I've seen that words like "day" sound like "die", "pray" sounds like "pry" and so on. I just googled where does day sound like die but didn't get anything.

So, are day and die homephones in some variety of English, and if so in what country?

I talked to an Irish guy cause I thought it was Irish but apparently not. He didn't think so.

  • 'pray' and 'praise' ^^ Feb 7, 2019 at 6:14
  • 4
    As an outsider, I think that Australians (stereotypical ones like Paul Hogan, anyway) pronounce "day" and "die" very similarly, but I'm not sure if they're true homophones.
    – The Photon
    Feb 7, 2019 at 6:17
  • Luckily, Indians have no such problem. For most of us, 'day' is 'de' as in 'debt.' :)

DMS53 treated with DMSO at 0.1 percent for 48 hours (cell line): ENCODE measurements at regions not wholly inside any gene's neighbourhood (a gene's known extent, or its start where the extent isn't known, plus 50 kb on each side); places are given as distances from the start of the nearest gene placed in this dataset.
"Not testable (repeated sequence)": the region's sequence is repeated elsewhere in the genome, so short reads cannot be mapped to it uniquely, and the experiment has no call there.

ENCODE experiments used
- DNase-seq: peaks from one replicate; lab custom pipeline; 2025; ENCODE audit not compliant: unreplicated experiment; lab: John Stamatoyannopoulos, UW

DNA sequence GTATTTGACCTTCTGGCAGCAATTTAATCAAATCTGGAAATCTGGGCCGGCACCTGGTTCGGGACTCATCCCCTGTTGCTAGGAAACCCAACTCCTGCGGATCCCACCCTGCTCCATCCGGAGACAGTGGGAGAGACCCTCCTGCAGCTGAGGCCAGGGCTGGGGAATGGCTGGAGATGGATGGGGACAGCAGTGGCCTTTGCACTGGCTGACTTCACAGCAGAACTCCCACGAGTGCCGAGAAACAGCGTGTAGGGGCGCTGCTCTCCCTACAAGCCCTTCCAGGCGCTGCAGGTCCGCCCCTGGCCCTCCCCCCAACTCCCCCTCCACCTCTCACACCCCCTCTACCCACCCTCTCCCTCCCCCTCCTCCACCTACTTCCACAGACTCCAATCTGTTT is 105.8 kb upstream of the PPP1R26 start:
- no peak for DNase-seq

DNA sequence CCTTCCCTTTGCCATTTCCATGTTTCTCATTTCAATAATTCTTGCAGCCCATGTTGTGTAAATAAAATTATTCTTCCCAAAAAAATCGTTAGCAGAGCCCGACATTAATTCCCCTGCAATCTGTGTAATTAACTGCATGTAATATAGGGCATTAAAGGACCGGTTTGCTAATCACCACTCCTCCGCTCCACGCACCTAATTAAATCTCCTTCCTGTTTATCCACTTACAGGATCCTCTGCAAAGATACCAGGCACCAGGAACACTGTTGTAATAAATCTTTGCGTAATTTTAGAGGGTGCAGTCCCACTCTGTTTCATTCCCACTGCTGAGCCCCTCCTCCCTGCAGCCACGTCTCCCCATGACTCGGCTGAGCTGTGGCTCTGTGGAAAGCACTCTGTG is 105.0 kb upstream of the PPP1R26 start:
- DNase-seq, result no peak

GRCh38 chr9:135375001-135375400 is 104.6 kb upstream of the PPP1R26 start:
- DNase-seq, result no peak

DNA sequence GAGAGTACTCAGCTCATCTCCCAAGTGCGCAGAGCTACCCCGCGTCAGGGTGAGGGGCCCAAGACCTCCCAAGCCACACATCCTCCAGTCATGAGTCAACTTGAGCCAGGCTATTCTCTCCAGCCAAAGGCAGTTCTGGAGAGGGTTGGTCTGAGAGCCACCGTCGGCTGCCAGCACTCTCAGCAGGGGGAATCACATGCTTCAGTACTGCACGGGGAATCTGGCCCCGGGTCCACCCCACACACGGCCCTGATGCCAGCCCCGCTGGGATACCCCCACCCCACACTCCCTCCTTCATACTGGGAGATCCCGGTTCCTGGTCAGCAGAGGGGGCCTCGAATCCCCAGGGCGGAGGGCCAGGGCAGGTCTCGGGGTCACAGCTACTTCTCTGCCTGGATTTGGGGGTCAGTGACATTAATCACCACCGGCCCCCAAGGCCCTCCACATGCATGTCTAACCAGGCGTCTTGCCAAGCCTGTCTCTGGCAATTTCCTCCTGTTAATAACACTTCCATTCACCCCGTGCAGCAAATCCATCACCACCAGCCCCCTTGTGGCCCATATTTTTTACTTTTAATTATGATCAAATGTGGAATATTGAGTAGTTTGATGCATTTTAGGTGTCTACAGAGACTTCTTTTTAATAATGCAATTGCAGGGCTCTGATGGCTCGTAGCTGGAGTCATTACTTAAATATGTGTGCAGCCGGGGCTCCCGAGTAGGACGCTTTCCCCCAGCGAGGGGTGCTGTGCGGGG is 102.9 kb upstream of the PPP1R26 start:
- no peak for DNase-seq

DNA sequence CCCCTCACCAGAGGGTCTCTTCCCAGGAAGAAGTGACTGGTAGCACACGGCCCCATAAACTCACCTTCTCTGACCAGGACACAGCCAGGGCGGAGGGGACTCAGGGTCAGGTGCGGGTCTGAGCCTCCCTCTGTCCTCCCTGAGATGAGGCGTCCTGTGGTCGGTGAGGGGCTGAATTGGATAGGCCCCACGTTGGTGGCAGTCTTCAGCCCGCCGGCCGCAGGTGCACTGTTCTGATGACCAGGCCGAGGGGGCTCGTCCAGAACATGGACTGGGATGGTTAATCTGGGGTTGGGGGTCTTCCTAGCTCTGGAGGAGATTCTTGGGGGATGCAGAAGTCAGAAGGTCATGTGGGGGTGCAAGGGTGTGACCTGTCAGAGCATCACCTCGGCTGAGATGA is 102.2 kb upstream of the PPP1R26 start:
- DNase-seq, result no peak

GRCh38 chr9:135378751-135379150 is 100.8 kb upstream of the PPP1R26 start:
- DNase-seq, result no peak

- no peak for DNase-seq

– Maulik V
    Feb 7, 2019 at 7:18
  • 1
    I suspect that there are pairs of dialects where one pronounces day as the other does die, but not sure I can think of any where one dialect pronounces both the same.
    – SamBC
    Feb 7, 2019 at 20:47

1 Answer 1


This is a feature of some Australian accents.

Australian accents can be loosely grouped into three types "cultivated" (which is close to British) "general" (used by the majority of Australians) and "broad" (used by, for example, Paul Hogan, and considered to be a marker of social class)

In the broad accent the "ei" diphthong (in day) can be articulated as [ɐ̟ːɪ] or [a̠ːɪ], whereas the "ai" diphthong (in die) is [ɒːɪ̞]. These are similar, especially if you are used to the "cultivated" accent in which the "ai" is [a̠ɪ̞].

The articulation of "ei" and "ai" in some British accents is also similar, but as in Australia, it is seen as a marker of social class, and sometimes considered to be a bad pronunciation.

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